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6 Ways Business Owners Can Prepare for Retirement Today

Business.com / Last Modified: July 2, 2018
Image credit: Fahkamram/Shutterstock

People who plan to fund their retirement by selling their business should understand one thing: They alone bear the responsibility of setting up a suitable retirement plan.

There are 28.8 million small businesses in the U.S., reports SBA.gov. They represent 99.7 percent of all the organizations in the United States. 

Sad to say, the majority of small business owners in our country have not set up a retirement plan.

A survey conducted in 2015 reported that 78 percent of business owners plan to sell their business to fund their retirement, with 60 to 100 percent needed to fund owners' retirement needs. Less than 30 percent of small business owners have written a succession plan.

People who plan to fund their retirement by selling their business should understand one thing: They alone bear the responsibility of setting up a suitable retirement plan.

The good news is there are many plans that fit small business owners' needs, but if you don't know all of the nuances of each retirement plan, it's difficult to understand which one will benefit you the most.

Below are six tips to help you prepare for retirement.

Face your fears.

Ask any business owner about their fears. The most common ones are the fear of running out of money in the future or getting an ailment that destroys their savings.

That is why it is essential for small business owners to face their fears and come up with a plan. The first step is to realize how much money you'll need to live comfortably on when you're retired.

Do the calculations.

Bear in mind that you will not always have a business that will be able to handle certain expenses. Take advantage of retirement worksheets or online calculators to help you plan future costs.

Create a good exit strategy.

It may seem slightly premature to create a business exit strategy. However, your business is probably your best asset. It is possible to sell it to fund your retirement. How much you get from the sale of your business depends on the market.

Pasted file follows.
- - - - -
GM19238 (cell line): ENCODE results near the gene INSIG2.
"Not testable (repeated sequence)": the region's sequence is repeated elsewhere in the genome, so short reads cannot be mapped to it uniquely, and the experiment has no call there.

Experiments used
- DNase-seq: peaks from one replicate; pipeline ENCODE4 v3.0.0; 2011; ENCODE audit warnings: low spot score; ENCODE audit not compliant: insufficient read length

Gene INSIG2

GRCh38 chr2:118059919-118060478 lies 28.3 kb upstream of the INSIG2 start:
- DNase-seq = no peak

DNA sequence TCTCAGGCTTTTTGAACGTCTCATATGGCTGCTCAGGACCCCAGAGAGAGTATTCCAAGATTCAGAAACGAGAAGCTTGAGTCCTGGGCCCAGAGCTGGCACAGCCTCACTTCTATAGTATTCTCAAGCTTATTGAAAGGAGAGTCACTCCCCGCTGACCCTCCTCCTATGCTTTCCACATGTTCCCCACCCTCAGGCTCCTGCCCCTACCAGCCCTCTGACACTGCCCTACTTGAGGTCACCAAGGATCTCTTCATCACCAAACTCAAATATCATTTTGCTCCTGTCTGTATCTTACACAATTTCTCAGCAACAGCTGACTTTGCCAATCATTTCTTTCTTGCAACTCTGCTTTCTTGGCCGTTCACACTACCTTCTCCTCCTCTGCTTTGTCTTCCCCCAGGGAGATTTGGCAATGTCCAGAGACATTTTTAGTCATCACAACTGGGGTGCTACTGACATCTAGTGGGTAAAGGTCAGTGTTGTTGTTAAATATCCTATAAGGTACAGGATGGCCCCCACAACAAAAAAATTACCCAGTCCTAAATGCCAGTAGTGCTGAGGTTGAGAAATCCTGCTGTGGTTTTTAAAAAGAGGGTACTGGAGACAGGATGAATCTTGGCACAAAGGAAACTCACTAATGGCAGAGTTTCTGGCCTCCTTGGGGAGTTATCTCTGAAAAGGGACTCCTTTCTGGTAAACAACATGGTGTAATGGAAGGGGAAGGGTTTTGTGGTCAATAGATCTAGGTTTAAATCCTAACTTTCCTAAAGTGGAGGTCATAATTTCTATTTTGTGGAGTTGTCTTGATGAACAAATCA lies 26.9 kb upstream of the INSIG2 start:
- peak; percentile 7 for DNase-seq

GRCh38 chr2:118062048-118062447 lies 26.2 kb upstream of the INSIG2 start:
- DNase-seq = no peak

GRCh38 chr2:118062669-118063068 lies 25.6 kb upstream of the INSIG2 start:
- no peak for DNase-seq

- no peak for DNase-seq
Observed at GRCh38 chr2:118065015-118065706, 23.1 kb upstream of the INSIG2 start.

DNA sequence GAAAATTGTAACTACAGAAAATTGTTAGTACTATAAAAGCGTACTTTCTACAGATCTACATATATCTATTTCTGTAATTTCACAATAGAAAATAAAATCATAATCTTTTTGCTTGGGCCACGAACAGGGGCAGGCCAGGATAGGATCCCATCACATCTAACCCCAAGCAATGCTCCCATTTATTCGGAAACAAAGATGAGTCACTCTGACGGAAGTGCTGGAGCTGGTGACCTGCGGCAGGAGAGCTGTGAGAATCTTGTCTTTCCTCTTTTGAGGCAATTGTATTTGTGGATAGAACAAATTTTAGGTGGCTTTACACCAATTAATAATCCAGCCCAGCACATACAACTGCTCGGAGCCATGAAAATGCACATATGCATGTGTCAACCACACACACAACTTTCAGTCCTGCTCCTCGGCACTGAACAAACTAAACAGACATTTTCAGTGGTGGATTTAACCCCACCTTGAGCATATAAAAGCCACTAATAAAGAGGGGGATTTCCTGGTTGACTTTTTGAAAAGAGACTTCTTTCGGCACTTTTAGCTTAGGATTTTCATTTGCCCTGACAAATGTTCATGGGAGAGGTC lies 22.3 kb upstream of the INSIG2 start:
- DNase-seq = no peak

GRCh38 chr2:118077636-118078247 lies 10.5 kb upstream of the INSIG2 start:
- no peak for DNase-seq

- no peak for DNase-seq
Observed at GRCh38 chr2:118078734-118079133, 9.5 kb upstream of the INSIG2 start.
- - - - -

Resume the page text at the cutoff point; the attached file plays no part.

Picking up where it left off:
One other option is to create a retirement plan that is flexible enough to sell off your stake until the market is stronger, or you can continue working in case of succession. However, no matter what happens, do not agree to a distressed sale price.

Save enough to have a good retirement.

The future is always uncertain. The more money you save, the more comfortable you'll feel during retirement. Set money aside. Consider it an investment in your future. If you can spare $200 or $500 each month, set up an automatic transfer each month with your bank so those funds are automatically deposited into a retirement fund and you're not tempted to spend those funds. 

Consider growing your business.

Approximately 57 percent of small businesses are sole proprietorships. If you aim to sell your business, you should grow it now. Can you add more clients? Can you hire employees? Some of these steps can increase your odds of successfully selling your venture.

Choose your retirement strategy.

Any small business owner has a few retirement plans available they can choose from. There are three types of tax-deferred retirement plans:

  • A SEP IRA is a personal retirement account that receives contributions both from business owners and the employees that work for them. This plan is highly accessible because small business owners are not limited by the number of employees they have.

  • A SIMPLE (Savings Incentive Match Plan for Employees) IRA is the most popular retirement strategy. Employers contribute to both their savings and employees' savings. Employees can make contributions (either matching or nonselective ones).

  • A solo 401(k) helps employees contribute part of their salary to personal accounts. It helps employers contribute to employee accounts.

To decide which plan is best for you, consider how many years you plan to continue working, how much you will save, if there is a chance you might access those savings before retirement, and, if you have employees, if and how you want them to participate in saving for their retirement.

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